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Diapause in butterflies: Key genes and pathways associated with its regulation identified

Diapause in butterflies: Key genes and pathways associated with its regulation identified

To respond to seasonal variation in temperature and availability of resources, many insects in temperate regions enter a state of dormancy, known as diapause, over the cold season. During this period of time, developmental processes come to a standstill marked by a sharp decrease in metabolic activity and heightened tolerance to stress.

03.04.2018

The initiation and termination of diapause are triggered by external environmental cues ―predominantly the length of the photoperiod, with temperature and diet also playing significant roles in some species―, and the genes and functional categories that may be involved in diapause regulation have long been the subject of scientific research.

However, knowledge is still incomplete regarding the exact molecular mechanisms and pathways employed to process and store light and temperature data, and how this information is used for the induction and termination of diapause and/or direct development.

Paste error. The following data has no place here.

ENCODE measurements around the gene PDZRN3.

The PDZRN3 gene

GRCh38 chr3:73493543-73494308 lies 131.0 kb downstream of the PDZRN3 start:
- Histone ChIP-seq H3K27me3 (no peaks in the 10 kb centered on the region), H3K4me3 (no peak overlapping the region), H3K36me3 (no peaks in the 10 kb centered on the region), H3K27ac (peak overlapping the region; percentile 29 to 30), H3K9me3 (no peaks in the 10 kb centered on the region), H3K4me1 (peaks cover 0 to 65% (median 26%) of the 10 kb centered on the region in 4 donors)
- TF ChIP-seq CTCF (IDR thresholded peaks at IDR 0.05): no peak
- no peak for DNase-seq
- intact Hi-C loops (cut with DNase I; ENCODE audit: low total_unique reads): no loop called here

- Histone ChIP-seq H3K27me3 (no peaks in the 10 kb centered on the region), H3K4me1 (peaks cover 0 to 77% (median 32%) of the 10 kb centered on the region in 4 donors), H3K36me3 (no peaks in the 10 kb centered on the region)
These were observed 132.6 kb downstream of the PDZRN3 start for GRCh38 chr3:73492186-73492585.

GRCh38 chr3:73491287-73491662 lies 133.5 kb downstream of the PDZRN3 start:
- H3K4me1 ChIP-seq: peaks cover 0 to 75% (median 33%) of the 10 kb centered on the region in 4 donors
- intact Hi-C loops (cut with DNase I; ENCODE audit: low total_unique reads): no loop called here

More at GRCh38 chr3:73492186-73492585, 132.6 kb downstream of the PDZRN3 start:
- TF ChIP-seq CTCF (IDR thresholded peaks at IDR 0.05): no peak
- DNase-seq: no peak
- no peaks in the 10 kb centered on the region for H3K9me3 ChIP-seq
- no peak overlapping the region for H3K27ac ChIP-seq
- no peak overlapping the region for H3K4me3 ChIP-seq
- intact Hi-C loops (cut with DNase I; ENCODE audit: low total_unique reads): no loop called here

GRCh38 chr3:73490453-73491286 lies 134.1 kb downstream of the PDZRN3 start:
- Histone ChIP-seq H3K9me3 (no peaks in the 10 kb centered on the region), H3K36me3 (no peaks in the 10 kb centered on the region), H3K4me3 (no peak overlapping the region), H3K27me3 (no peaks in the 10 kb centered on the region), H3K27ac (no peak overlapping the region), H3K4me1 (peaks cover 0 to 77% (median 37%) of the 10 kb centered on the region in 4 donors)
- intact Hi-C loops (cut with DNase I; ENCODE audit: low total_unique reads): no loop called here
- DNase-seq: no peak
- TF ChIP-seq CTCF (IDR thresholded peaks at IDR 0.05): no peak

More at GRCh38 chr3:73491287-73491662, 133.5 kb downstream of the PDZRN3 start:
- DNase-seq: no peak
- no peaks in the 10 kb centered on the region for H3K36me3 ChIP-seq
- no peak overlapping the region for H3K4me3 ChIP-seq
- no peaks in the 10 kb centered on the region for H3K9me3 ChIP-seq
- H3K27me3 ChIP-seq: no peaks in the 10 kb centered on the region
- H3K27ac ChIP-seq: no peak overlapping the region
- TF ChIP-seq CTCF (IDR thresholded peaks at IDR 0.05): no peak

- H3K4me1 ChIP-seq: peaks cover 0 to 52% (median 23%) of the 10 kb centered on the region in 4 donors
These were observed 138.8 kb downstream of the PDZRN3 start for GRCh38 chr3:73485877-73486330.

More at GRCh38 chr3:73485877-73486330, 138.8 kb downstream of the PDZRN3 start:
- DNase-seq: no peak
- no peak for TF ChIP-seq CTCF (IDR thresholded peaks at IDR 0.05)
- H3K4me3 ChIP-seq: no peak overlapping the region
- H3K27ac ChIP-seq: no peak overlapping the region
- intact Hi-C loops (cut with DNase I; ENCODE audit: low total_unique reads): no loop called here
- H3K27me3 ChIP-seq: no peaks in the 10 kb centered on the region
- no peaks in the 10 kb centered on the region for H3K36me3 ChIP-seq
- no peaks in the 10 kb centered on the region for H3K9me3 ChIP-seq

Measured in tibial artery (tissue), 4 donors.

With the aim of identifying key genes and pathways associated with diapause regulation, scientists compared gene expression profiles across the different developmental stages in the wood white butterfly (Leptidea sinapis). This species, which is distributed across western Eurasia, shows photoperiod-induced diapause with variation in critical day-length across populations at different latitudes.

The results of this research have been recently published in Molecular Ecology, and Roger Vila, principal investigator at IBE, is among its authors.

Expression differences between light treatment groups of two monoamine regulator genes (DDC and ST) were observed already in instar III larvae. Thus, the process leading to diapause induction starts early during development, likely at the beginning of the photosensitive period. These results support a time-dependent (hour-glass) model of diapause regulation. In other words, the switch to diapause is the culmination of a process that builds up slowly in larvae under short-day conditions. These conditions trigger an increase in dopamine and other monoamine neurotransmitters while, under long-day conditions, monoamine levels remain low after each short night. Hence, scientists hypothesise that sustained high dopamine levels instigate metabolic changes in larvae reared under short-day conditions that favour fatty acid storage and reduce glucose usage.

REFERENCE ARTICLE: Leal, L.; Talla, V.; Källman, T.; Friberg, M.; Wiklund, C.; Dincă, V.; Vila, R.; Backström, N. Gene expression profiling across ontogenetic stages in the wood white (Leptidea sinapis) reveals pathways linked to butterfly diapause regulation, Molecular Ecology,  2018 Feb;27(4):935-948. doi: 10.1111/mec.1450

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